Let’s review the definition of a primary and secondary source of information.
A primary source is a document or physical object created during the time period under study. Creators of primary sources were present during an event or time-period and offer direct evidence about the time period under study.
A secondary source interprets and analyzes primary sources. Creators of secondary sources are one or more steps removed from the event. Secondary sources may have pictures, quotes or graphics of primary sources in them.
From these definitions, you know that secondary sources are related to primary sources because they analyze and interpret information from primary sources to create the secondary source.
For more examples of primary and secondary sources, review the following presentation:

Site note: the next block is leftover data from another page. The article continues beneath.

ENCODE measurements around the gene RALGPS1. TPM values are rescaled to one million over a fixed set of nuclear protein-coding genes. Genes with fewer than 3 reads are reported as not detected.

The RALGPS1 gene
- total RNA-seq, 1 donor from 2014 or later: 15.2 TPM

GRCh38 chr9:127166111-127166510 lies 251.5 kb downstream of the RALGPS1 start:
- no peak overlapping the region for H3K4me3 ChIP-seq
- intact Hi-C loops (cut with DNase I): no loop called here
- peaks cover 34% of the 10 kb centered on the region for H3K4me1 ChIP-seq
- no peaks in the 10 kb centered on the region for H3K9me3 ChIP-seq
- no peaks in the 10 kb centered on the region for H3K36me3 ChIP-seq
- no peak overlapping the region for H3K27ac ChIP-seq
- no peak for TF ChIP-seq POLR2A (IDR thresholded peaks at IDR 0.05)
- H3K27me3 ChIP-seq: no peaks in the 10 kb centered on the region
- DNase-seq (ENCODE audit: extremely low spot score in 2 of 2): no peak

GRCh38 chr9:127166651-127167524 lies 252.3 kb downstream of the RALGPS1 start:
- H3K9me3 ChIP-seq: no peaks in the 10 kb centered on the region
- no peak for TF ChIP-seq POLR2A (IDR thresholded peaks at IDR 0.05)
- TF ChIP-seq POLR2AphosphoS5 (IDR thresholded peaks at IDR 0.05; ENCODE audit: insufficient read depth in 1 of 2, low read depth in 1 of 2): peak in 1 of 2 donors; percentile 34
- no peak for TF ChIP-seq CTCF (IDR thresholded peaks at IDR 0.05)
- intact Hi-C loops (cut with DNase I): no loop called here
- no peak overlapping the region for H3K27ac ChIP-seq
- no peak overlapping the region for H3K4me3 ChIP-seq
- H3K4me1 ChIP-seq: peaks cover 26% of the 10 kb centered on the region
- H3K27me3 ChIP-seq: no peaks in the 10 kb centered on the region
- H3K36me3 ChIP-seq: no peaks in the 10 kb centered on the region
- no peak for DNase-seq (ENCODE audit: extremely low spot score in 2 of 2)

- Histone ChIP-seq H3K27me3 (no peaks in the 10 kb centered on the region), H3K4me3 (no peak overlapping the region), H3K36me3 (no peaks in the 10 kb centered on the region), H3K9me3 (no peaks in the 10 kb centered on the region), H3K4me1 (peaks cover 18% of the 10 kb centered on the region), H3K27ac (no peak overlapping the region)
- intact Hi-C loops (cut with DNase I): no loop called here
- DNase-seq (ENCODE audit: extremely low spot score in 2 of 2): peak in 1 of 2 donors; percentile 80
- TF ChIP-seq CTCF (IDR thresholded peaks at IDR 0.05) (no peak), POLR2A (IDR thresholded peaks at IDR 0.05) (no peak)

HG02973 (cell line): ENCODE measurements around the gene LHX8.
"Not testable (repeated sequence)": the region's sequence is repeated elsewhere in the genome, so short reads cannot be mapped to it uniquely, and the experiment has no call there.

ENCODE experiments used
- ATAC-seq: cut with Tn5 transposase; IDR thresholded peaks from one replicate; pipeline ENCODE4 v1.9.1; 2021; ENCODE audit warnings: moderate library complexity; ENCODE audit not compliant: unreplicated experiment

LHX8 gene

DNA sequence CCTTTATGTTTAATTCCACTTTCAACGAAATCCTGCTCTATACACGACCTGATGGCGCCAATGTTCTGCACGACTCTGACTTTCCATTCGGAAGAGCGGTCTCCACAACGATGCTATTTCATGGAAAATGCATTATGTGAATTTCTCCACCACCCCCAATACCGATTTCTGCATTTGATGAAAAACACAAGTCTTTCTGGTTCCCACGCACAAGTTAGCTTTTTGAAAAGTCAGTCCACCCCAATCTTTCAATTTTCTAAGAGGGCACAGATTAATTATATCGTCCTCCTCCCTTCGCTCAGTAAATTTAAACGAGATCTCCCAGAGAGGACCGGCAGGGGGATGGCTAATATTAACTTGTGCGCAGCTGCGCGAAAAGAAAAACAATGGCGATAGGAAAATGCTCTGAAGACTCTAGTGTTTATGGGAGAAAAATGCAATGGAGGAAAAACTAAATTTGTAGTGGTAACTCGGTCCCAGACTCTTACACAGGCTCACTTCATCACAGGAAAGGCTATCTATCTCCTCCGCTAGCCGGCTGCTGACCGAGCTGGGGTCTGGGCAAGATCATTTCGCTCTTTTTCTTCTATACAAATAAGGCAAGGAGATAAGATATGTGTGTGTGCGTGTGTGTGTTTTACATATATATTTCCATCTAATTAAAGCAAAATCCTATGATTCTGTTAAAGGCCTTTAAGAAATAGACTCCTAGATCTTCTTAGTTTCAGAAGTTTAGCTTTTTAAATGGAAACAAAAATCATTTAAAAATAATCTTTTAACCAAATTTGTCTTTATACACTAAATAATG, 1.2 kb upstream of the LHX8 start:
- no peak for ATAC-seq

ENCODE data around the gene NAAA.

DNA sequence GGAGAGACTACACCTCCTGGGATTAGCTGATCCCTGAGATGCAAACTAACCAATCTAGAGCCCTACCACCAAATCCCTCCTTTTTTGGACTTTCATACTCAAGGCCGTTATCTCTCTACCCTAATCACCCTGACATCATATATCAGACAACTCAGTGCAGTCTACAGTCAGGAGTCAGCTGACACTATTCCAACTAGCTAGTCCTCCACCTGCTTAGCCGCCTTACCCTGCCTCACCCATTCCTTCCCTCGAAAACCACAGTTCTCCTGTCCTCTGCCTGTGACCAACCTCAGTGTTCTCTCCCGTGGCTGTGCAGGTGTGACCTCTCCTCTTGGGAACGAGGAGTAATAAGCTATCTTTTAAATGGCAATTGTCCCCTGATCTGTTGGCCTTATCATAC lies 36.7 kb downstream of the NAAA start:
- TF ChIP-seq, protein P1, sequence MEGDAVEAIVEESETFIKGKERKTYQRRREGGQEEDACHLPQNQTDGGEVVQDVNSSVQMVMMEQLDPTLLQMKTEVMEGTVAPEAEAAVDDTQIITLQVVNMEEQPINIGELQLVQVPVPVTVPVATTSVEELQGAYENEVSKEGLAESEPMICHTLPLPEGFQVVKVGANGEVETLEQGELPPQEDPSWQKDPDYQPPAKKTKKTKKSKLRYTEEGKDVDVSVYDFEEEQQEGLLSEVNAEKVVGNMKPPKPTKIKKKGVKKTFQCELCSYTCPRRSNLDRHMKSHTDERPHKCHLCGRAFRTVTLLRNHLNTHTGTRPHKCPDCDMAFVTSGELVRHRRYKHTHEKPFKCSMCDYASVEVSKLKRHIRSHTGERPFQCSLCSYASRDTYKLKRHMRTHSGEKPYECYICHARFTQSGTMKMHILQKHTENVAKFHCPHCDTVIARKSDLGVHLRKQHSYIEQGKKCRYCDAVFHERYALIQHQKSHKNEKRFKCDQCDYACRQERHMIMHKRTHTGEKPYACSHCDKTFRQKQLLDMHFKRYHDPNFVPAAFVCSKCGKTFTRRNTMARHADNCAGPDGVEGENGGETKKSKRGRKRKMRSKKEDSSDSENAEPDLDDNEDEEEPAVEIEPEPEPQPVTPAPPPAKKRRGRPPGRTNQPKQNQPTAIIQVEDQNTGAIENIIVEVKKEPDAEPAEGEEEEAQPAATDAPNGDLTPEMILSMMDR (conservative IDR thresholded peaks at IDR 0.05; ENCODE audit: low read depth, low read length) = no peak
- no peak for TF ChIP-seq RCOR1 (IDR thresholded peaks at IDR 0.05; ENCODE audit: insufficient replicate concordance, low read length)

J’aime Holderbaum: Primary and Secondary SourcesOpens a new window
In addition to understanding that secondary sources are based on the analysis and interpretation of primary sources, to further analyze the relationship between the two sources, you should ask the following questions:
- How does the author know this information?
- What is the author's purpose in writing this document?
- What is the author's point of view?
- What information is included in each source?
- Does the information in the primary source corroborate or support the information in the secondary source?
- How does the information differ between the two sources?
- Is the differing information in the secondary source provable? Logical?